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Rethinking homework, Part 1 of 2

By April 6, 2009June 17th, 20168 Comments

Out of all of the instructional strategies originally identified by Marzano, Pickering, & Pollock (2001), homework continues to be among the most controversial. Every time I get to this strategy in our workshops, I inwardly steel myself for some lively conversations. At its best, homework is a fun way to bridge classroom learning with out-of-school experiences. At its worst, it is a mundane set of worksheets, math problems, and lower level questions. While educators see the benefit of the former, they far too often see the latter and it is this that brings such controversy. In recent readings and Twitter connections, I came across two very different homework strategies that teachers are using that I think show the dynamic learning experiences that can happen if homework is structured, purposeful, and (by all means) engaging. I’ll post these in two separate blog posts.

In the December 2008/January 2009 issue of Learning & Leading with Technology, chemistry teachers John Bergmann, Aaron Sams, and Brian Hatak described how they began creating vodcasts (PowerPoints with animation and recorded audio) of their chemistry lectures. Now, their chemistry homework is a quick, “just-the-facts” session while precious class time is used for labs, experiments, and discussions. These vodcasts can be found on the teachers’ Web sites (linked to their names). Delivering the basic content in digital format taps into this generation’s comfort of getting information when they need it, listening at their own pace, and being able to repeat sections that didn’t make sense the first time. Likewise, it actually enriches what happens in the classroom. No longer do they need to sit and listen to a lecture in order to get basic details. Now they can use the concepts and details to which they’ve been introduced to evaluate, generate and test hypotheses, and think critically.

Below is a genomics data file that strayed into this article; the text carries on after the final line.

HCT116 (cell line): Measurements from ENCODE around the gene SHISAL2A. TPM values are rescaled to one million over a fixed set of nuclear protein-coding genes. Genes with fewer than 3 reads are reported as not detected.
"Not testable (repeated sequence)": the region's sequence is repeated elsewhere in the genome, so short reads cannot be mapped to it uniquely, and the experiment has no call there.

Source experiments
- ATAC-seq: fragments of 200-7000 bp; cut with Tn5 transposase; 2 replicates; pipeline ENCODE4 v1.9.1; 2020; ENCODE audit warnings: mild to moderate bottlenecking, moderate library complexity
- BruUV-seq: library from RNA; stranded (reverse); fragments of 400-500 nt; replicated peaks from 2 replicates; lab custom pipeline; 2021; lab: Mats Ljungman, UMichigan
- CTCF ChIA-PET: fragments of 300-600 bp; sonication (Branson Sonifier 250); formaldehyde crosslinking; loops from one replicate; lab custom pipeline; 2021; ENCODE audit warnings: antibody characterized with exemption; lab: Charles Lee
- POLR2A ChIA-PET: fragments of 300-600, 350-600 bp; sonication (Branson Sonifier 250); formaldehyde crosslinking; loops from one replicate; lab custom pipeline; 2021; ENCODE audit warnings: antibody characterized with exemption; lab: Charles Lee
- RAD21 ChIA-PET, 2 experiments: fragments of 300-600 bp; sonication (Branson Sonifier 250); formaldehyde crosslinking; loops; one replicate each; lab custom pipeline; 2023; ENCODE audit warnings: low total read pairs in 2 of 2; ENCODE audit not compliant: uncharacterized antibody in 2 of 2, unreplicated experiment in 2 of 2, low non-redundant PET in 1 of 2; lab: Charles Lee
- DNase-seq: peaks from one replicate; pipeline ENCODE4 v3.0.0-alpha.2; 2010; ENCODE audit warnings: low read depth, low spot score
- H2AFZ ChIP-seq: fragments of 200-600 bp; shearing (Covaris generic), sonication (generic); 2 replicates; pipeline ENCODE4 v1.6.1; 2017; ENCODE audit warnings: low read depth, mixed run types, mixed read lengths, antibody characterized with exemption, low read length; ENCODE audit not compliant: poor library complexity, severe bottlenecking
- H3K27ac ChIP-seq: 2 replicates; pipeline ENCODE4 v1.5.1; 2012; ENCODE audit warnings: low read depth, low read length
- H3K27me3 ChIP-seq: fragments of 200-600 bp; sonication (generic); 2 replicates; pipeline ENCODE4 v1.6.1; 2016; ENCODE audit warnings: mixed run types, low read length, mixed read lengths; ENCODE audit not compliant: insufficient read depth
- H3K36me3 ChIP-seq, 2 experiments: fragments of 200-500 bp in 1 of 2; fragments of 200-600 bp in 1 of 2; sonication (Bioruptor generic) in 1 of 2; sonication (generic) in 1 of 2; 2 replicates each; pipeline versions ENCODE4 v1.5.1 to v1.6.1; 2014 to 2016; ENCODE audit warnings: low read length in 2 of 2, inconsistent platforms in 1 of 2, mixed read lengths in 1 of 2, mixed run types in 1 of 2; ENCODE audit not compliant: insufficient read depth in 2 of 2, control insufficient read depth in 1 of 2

In Part 2 of this post, I will describe how a teacher uses cell phones and the President’s address to Congress to engage her students in out-of-classroom learning.

Written by Elizabeth Hubbell.

McREL is a non-profit, non-partisan education research and development organization that since 1966 has turned knowledge about what works in education into practical, effective guidance and training for teachers and education leaders across the U.S. and around the world.


  • Just read Wes Fryer’s blog post on worksheets: Similar message, I think, from a parent & student’s point of view.

  • Jay says:

    Homework should allow the students to practice on the concept that is being taught! If the assingments are meanigful, the students will better learn the given concept. Hands on activities are the best kind of homework assignments.

  • Adam Dennis says:

    I agree with making homework relevant, but would be interested in hearing more. My students do not have an unlimited amount of resources, many do have access to a computer. What kind of things do you do with these students? I like the way of thinking. It is something I should do more research on. Thanks for the ideas and reflection on homework.

  • Elizabeth Hubbell says:

    Hi Adam,
    When my students didn’t have access to computers, I would still try to incorporate something meaningful and timely to their homework. Perhaps something special was happening on TV that evening (i.e. a presidential speech) or perhaps we were entering a season where students could go outside and observe something in the natural world.
    What made me cringe was the thought of worksheets at the kitchen table late at night.

  • I agree with giving meaningful homework to students. It is also important to give students timely feedback. This helps them to see the homework as something significant that is linked to their development in school.

  • V. Armstead says:

    How do you encourage at risk student to take an interest in homework?

  • Diane Rochleau says:

    I find that there are still students that will not engage or do the homework. Do you just ignore these or how do you deal with these students?

  • Debora Deavers says:

    I agree that if homework is given it should be meaningful. Really as teachers we get more of children’s time during an average day than their parents do. As a parent who’s been through those long evenings with my children spending time from after dinner until bed doing homework I try my best not to give my students any. I do encourage them to read daily at home and to spend some time studying at home, but I do not make any requirements. I believe quality family time is just as important to a child as what they learn at school.

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